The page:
Imagine if he’d also used his influence to raise hell about the propensity toward violence against women when a relationship ends. None of the women killed in domestic violence would even get the chance to defend themselves. The men in their lives decided their fate forever.
Imagine if officials were raising hell about intimate partner murders and not false accusations.
Part of the problem may be the way these cases are looked at by society, and the way young men are allowed to turn them around and blame women for their own deaths. If you read any tragic story about domestic violence on the web, a cadre of men comments that it’s the women’s fault for not leaving sooner, or for dating “bad boys.” Some even claim that these women provoked the men into killing them, or complain that women have some sort of advantage, so men have to kill.
Never mind that sociopaths learn, over time, exactly how to present themselves as charming and “nice.” For instance, check out this man and his puppy:
Men who read stories about murdered women and then leave victim-blaming comments are not “nice guys,” and not in a position to judge. In fact, they themselves probably present themselves to women as kind, while they’re blaming women for their own murder behind closed doors…
Perhaps, approaching the new year, the families of these types of men, and young men approaching dating age, can discuss how to handle the end of a relationship properly — a discussion that parents largely don’t have with their adolescent kids. Or perhaps they can any circumstance in which a woman feels differently about something than their partner does, and how to handle it properly.
Above is a photo of “John Oz,” who was named this October as a person of interest in the disappearance of his girlfriend in New Jersey. She had filed charges against him for assault in September. A month later, she disappeared. Her body has not been found as of this writing.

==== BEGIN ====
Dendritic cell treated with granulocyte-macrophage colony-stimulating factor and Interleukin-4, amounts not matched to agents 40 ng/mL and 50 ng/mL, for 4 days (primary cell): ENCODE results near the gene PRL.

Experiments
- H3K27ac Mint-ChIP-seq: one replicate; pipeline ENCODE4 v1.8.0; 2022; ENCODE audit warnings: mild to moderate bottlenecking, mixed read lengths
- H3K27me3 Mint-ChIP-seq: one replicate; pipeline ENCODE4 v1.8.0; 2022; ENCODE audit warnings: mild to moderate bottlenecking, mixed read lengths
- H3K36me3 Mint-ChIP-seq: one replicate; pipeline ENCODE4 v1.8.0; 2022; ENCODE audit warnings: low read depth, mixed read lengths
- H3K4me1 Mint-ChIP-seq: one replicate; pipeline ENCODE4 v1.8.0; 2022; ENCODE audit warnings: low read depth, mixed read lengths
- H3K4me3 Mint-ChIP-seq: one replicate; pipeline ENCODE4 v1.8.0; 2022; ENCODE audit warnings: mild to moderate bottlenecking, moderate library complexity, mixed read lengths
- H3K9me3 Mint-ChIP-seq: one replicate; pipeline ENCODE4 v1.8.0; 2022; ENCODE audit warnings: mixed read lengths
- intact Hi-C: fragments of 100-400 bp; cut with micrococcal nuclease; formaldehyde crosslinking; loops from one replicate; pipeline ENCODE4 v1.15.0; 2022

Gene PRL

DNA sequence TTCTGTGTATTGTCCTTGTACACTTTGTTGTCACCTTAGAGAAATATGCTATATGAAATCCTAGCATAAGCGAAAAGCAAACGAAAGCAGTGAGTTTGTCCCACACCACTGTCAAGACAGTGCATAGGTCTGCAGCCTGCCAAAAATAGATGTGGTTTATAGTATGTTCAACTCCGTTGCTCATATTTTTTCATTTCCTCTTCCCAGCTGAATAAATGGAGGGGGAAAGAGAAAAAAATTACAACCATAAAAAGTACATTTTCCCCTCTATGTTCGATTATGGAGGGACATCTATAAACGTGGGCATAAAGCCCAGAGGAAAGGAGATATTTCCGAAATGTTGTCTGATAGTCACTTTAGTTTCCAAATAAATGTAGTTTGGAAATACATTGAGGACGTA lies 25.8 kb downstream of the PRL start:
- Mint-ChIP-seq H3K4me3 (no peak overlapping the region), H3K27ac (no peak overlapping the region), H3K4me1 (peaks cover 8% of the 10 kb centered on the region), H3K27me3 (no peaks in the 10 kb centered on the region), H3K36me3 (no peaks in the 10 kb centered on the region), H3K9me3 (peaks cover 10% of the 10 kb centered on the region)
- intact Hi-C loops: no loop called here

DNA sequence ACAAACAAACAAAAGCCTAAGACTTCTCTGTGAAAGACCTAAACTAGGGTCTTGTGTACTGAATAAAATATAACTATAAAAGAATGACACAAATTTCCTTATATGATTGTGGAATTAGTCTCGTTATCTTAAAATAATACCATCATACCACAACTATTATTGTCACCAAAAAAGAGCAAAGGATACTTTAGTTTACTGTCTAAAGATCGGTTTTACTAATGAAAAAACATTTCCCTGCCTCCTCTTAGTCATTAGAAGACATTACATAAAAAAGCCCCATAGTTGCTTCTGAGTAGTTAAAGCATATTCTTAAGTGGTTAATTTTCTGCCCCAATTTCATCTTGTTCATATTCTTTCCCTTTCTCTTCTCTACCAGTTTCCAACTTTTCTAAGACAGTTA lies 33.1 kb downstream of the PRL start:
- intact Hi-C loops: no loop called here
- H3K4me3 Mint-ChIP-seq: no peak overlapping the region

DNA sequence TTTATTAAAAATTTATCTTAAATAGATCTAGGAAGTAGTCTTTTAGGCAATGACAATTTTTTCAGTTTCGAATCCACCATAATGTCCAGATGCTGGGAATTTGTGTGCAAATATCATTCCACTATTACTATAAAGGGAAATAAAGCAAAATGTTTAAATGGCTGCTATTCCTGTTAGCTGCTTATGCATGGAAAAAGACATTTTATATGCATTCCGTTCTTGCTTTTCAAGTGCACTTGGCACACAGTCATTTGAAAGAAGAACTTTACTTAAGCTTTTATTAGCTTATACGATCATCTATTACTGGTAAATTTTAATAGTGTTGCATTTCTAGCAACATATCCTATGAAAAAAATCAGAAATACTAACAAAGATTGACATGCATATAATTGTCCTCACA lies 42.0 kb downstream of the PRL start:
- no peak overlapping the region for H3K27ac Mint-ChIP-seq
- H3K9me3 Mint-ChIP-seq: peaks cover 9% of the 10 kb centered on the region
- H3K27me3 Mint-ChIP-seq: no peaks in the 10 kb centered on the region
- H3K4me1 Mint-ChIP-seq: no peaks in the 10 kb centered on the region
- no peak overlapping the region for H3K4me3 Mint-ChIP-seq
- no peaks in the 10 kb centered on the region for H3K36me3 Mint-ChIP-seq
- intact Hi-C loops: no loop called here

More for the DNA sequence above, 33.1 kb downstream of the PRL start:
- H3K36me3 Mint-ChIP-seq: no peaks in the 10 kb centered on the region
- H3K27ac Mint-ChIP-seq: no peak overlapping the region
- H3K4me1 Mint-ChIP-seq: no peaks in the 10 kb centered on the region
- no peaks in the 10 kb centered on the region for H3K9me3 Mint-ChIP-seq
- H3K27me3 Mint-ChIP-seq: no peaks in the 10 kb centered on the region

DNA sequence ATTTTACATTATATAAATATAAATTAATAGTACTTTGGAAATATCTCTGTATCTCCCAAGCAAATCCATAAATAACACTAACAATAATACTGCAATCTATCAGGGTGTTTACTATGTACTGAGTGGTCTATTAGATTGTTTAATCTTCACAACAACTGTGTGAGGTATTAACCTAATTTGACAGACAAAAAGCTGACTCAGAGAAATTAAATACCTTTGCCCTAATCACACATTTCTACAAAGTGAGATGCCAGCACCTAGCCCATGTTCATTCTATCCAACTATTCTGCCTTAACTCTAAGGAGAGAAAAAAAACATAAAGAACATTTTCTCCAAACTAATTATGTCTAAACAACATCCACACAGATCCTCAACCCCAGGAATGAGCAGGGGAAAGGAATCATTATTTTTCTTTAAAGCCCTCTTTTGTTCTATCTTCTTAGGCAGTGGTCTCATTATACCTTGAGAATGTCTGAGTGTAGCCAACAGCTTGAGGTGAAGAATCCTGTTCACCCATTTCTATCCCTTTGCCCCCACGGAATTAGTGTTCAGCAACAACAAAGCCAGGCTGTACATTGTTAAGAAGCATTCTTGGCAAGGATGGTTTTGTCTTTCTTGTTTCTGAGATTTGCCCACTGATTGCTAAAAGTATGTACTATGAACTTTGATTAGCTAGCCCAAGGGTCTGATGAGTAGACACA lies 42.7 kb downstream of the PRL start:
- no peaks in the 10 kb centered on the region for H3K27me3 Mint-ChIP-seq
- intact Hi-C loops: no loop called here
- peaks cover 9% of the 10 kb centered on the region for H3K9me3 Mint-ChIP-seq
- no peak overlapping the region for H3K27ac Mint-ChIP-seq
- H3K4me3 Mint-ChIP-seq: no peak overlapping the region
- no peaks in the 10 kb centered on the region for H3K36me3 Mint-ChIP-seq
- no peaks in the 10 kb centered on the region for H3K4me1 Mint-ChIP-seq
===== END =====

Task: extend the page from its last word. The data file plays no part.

Look at him with the puppy.
Can you reconcile this photo with someone whose girlfriend had to file assault charges against him? You can if you realize that anyone can come off as nice and sweet at first. Sociopaths work at blending in.
Don’t blame the victims for not anticipating what might happen down the road.
Some claim there’s nothing they can do, but there are laws and steps that can help protect victims of domestic violence, as well as pointers to coaches who talk to teenagers. There is much more than can and should be done in our society (click the link for a CDC report, which includes everything from having coaches talk to sports teams in high school about respect, to encouraging men in the military to get counseling. These programs have a documented success rate).
Perhaps we can talk about laws, shelters, and solutions, instead of blaming women, excusing violence, and diverting these discussions to how it’s a “scary time for men” because of potential false accusations.
We need a change in the conversation so that people stop looking away.
We need a change in the conversation so that people stop looking away when their male family members and friends are brutal and violent and blaming. And so that people stop pretending women’s activism isn’t needed today, when it’s needed as much as ever.